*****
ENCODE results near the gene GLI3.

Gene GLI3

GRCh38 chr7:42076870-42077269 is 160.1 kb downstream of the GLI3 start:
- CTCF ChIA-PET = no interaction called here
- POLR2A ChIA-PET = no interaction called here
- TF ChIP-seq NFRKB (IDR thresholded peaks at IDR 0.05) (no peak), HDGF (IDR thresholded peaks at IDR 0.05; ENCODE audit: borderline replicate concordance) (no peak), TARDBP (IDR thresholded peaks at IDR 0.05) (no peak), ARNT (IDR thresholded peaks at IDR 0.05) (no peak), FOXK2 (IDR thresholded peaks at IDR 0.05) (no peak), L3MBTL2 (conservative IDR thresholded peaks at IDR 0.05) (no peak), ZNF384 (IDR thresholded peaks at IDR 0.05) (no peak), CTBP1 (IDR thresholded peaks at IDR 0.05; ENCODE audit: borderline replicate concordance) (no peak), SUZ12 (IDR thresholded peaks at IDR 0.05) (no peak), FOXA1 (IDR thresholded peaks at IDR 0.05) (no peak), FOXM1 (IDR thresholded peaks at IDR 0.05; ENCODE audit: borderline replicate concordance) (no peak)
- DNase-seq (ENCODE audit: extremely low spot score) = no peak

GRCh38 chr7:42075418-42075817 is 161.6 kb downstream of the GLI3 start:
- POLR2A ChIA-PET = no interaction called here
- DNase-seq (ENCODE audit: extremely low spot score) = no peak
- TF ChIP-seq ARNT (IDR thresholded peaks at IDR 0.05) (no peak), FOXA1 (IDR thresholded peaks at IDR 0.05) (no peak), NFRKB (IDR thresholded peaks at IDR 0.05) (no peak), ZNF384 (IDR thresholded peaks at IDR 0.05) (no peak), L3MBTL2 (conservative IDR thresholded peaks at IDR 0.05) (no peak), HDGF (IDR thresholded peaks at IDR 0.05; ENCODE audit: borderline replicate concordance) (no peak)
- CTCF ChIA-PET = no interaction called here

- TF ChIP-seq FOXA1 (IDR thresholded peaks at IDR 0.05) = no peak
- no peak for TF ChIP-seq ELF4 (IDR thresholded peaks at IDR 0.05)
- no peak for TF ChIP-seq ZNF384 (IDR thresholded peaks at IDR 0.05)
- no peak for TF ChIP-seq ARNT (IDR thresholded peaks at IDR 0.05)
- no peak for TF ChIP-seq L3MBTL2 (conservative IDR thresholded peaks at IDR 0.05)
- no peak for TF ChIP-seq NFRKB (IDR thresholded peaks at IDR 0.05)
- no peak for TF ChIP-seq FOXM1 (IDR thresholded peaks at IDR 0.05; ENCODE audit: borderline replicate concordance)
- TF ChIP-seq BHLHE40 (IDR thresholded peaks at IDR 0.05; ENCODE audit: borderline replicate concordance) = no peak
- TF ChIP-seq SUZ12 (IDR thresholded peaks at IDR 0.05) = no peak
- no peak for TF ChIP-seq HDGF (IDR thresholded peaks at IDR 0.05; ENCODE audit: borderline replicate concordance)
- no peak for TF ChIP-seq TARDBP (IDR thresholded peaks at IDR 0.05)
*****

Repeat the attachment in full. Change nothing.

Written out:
ENCODE results near the gene GLI3.

Gene GLI3

GRCh38 chr7:42076870-42077269 is 160.1 kb downstream of the GLI3 start:
- CTCF ChIA-PET = no interaction called here
- POLR2A ChIA-PET = no interaction called here
- TF ChIP-seq NFRKB (IDR thresholded peaks at IDR 0.05) (no peak), HDGF (IDR thresholded peaks at IDR 0.05; ENCODE audit: borderline replicate concordance) (no peak), TARDBP (IDR thresholded peaks at IDR 0.05) (no peak), ARNT (IDR thresholded peaks at IDR 0.05) (no peak), FOXK2 (IDR thresholded peaks at IDR 0.05) (no peak), L3MBTL2 (conservative IDR thresholded peaks at IDR 0.05) (no peak), ZNF384 (IDR thresholded peaks at IDR 0.05) (no peak), CTBP1 (IDR thresholded peaks at IDR 0.05; ENCODE audit: borderline replicate concordance) (no peak), SUZ12 (IDR thresholded peaks at IDR 0.05) (no peak), FOXA1 (IDR thresholded peaks at IDR 0.05) (no peak), FOXM1 (IDR thresholded peaks at IDR 0.05; ENCODE audit: borderline replicate concordance) (no peak)
- DNase-seq (ENCODE audit: extremely low spot score) = no peak

GRCh38 chr7:42075418-42075817 is 161.6 kb downstream of the GLI3 start:
- POLR2A ChIA-PET = no interaction called here
- DNase-seq (ENCODE audit: extremely low spot score) = no peak
- TF ChIP-seq ARNT (IDR thresholded peaks at IDR 0.05) (no peak), FOXA1 (IDR thresholded peaks at IDR 0.05) (no peak), NFRKB (IDR thresholded peaks at IDR 0.05) (no peak), ZNF384 (IDR thresholded peaks at IDR 0.05) (no peak), L3MBTL2 (conservative IDR thresholded peaks at IDR 0.05) (no peak), HDGF (IDR thresholded peaks at IDR 0.05; ENCODE audit: borderline replicate concordance) (no peak)
- CTCF ChIA-PET = no interaction called here

- TF ChIP-seq FOXA1 (IDR thresholded peaks at IDR 0.05) = no peak
- no peak for TF ChIP-seq ELF4 (IDR thresholded peaks at IDR 0.05)
- no peak for TF ChIP-seq ZNF384 (IDR thresholded peaks at IDR 0.05)
- no peak for TF ChIP-seq ARNT (IDR thresholded peaks at IDR 0.05)
- no peak for TF ChIP-seq L3MBTL2 (conservative IDR thresholded peaks at IDR 0.05)
- no peak for TF ChIP-seq NFRKB (IDR thresholded peaks at IDR 0.05)
- no peak for TF ChIP-seq FOXM1 (IDR thresholded peaks at IDR 0.05; ENCODE audit: borderline replicate concordance)
- TF ChIP-seq BHLHE40 (IDR thresholded peaks at IDR 0.05; ENCODE audit: borderline replicate concordance) = no peak
- TF ChIP-seq SUZ12 (IDR thresholded peaks at IDR 0.05) = no peak
- no peak for TF ChIP-seq HDGF (IDR thresholded peaks at IDR 0.05; ENCODE audit: borderline replicate concordance)
- no peak for TF ChIP-seq TARDBP (IDR thresholded peaks at IDR 0.05)